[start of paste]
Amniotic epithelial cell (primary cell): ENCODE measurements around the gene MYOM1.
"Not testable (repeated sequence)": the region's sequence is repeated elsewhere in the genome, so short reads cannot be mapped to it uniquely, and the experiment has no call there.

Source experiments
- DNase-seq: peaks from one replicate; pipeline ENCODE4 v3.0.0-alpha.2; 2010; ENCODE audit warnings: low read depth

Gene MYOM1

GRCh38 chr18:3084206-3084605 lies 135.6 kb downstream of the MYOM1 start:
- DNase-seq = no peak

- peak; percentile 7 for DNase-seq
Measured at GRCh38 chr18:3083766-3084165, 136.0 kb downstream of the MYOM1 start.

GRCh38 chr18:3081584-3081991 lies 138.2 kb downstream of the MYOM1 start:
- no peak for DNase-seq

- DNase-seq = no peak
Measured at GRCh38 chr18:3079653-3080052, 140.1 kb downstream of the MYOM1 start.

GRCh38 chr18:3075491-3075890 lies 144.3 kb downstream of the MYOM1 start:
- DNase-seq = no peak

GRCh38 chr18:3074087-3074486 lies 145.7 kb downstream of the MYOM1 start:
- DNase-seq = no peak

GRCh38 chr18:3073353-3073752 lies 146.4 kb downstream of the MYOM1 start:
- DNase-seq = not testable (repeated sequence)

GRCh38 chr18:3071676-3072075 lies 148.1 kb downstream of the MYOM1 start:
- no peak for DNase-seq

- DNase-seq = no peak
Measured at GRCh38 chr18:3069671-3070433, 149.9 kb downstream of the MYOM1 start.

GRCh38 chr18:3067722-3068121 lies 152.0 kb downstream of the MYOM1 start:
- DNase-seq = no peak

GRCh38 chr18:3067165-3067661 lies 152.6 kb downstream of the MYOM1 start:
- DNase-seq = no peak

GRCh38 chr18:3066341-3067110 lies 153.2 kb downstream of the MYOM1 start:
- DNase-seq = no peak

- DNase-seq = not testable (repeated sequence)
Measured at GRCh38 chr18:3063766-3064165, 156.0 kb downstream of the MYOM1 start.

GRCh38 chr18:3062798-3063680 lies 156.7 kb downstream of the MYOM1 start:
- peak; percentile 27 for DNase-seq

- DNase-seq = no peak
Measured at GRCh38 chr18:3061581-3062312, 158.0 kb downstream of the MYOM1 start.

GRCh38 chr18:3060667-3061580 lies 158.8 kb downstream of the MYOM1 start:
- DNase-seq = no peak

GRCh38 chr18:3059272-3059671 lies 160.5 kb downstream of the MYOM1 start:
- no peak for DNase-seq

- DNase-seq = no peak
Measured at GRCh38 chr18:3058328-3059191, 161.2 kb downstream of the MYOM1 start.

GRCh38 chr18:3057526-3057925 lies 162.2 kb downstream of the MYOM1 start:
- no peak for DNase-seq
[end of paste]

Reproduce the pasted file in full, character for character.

Amniotic epithelial cell (primary cell): ENCODE measurements around the gene MYOM1.
"Not testable (repeated sequence)": the region's sequence is repeated elsewhere in the genome, so short reads cannot be mapped to it uniquely, and the experiment has no call there.

Source experiments
- DNase-seq: peaks from one replicate; pipeline ENCODE4 v3.0.0-alpha.2; 2010; ENCODE audit warnings: low read depth

Gene MYOM1

GRCh38 chr18:3084206-3084605 lies 135.6 kb downstream of the MYOM1 start:
- DNase-seq = no peak

- peak; percentile 7 for DNase-seq
Measured at GRCh38 chr18:3083766-3084165, 136.0 kb downstream of the MYOM1 start.

GRCh38 chr18:3081584-3081991 lies 138.2 kb downstream of the MYOM1 start:
- no peak for DNase-seq

- DNase-seq = no peak
Measured at GRCh38 chr18:3079653-3080052, 140.1 kb downstream of the MYOM1 start.

GRCh38 chr18:3075491-3075890 lies 144.3 kb downstream of the MYOM1 start:
- DNase-seq = no peak

GRCh38 chr18:3074087-3074486 lies 145.7 kb downstream of the MYOM1 start:
- DNase-seq = no peak

GRCh38 chr18:3073353-3073752 lies 146.4 kb downstream of the MYOM1 start:
- DNase-seq = not testable (repeated sequence)

GRCh38 chr18:3071676-3072075 lies 148.1 kb downstream of the MYOM1 start:
- no peak for DNase-seq

- DNase-seq = no peak
Measured at GRCh38 chr18:3069671-3070433, 149.9 kb downstream of the MYOM1 start.

GRCh38 chr18:3067722-3068121 lies 152.0 kb downstream of the MYOM1 start:
- DNase-seq = no peak

GRCh38 chr18:3067165-3067661 lies 152.6 kb downstream of the MYOM1 start:
- DNase-seq = no peak

GRCh38 chr18:3066341-3067110 lies 153.2 kb downstream of the MYOM1 start:
- DNase-seq = no peak

- DNase-seq = not testable (repeated sequence)
Measured at GRCh38 chr18:3063766-3064165, 156.0 kb downstream of the MYOM1 start.

GRCh38 chr18:3062798-3063680 lies 156.7 kb downstream of the MYOM1 start:
- peak; percentile 27 for DNase-seq

- DNase-seq = no peak
Measured at GRCh38 chr18:3061581-3062312, 158.0 kb downstream of the MYOM1 start.

GRCh38 chr18:3060667-3061580 lies 158.8 kb downstream of the MYOM1 start:
- DNase-seq = no peak

GRCh38 chr18:3059272-3059671 lies 160.5 kb downstream of the MYOM1 start:
- no peak for DNase-seq

- DNase-seq = no peak
Measured at GRCh38 chr18:3058328-3059191, 161.2 kb downstream of the MYOM1 start.

GRCh38 chr18:3057526-3057925 lies 162.2 kb downstream of the MYOM1 start:
- no peak for DNase-seq